My good friend, Author Larry Kollar often jokes that by this time next year I will be down on some obscure Wikipedia page as the founder of the world's first publishing co-operative. Many people don't know what a publishing co-op is, and that is mostly because I made it up. If you are curious you can read about it here.
I like to think most of my great ideas mingle with my tears and turn themselves into great books—of course a good number of bad ideas end up as novels too; but most of my non-book related intellectual property is fair to disastrous, and the co-op still surprises me.
Many indie authors I know think that nothing will change the way traditional publishing works. Ebook revolution? What ebook revolution? We will charge 19.99 for those—because HEY that is list price of a hardback book—and we all know everyone pays list price.
Obviously, we know now that revolution didn't completely work, but I believe I do know what could finally change publishing. Not the battle that is raging now between between the different paths, not revolution, not civil disobedience; the, “I won't pay that price! I won't.” Because inevitably, someone will.
The only thing that is going to change publishing is a fire.
Like the clearing of the forest by the scorching of everything black. By leaving nothing behind. It feels now like we're watching lightening over head waiting for a single spark to catch.
The only thing that is going to change publishing is to leave nothing of it standing. It seems, already that they have bowed out on ebooks. They seem unwilling to entertain the idea that they can push the limits too far. That the flames might be licking up the base of the oak where they are treed but they are clutching to their pricing models for dear life.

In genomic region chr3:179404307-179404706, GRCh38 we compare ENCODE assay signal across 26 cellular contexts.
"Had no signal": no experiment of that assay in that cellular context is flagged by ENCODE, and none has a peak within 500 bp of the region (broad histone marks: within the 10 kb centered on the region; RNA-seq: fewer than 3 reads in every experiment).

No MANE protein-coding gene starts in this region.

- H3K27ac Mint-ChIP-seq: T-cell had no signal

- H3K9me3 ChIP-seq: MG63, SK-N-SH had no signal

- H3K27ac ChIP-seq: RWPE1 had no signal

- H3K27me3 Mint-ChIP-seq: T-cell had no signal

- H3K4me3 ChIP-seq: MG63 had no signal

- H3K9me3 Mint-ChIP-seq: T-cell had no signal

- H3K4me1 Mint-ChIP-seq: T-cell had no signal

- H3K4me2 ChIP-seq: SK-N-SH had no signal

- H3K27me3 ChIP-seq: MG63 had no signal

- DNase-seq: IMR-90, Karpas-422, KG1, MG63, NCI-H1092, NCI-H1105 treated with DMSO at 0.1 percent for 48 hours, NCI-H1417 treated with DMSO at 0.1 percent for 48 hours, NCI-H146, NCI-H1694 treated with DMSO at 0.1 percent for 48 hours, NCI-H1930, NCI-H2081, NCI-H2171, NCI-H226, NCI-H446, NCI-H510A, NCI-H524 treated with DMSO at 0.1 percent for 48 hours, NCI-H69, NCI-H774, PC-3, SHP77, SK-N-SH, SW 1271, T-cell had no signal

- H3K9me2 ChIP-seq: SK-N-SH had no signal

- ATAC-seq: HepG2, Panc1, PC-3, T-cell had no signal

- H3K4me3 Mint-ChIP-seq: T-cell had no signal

It makes absolutely no sense. Ebooks have a higher profit margin that physical books do, and many times publishers take larger cuts of them; WHY wouldn't they want to price them reasonably and sell more of them? Instead they force people into hardbacks, and paperbacks—because those are less; and they, will the straight face use the price of the hardback books—which are often less, to justify the price of the ebook.
Just nod your head and go along with it.
And the whole reason people will pay outrageous amounts for those books at all is often because they are loyal to the author. There lies the whole problem. Loyalty, and where it falls. But as publishers do often, screw writers over, there will be less and less that stay with them out of loyalty; and more that will jump ship and do it themselves. And how many people that you know are overly attached to any publisher?
The castle still serves a purpose, and its mote is clogged with those who want to both tare it down and hide behind it's impenetrable walls, and I used to stand there. Afraid of drowning. Afraid of moving one way or the other for fear I would choose wrong and be cast away by both or either of the sides.
Only then did I come to realize that the sides did not matter. That those two paths, that seem so different can both start: with the writing of a book, and end: with someone reading it—enjoying it—and is investing in the author.
That they are the same.
One day, I want to have a movie contract; and I want to sell my books for 85% off at the Walmart. To do that there still needs to be a channel to. The rebels have no plan apart from Anarchy, revolution is not the way—but what of evolution?
That is the gap that I longed to fill. That was the idea that lead to me a new path, and only 2013 will tell. I very much believe that both sides will adapt or die—it might be a slow and painful death, or it might be a fire.
But something will have to give.
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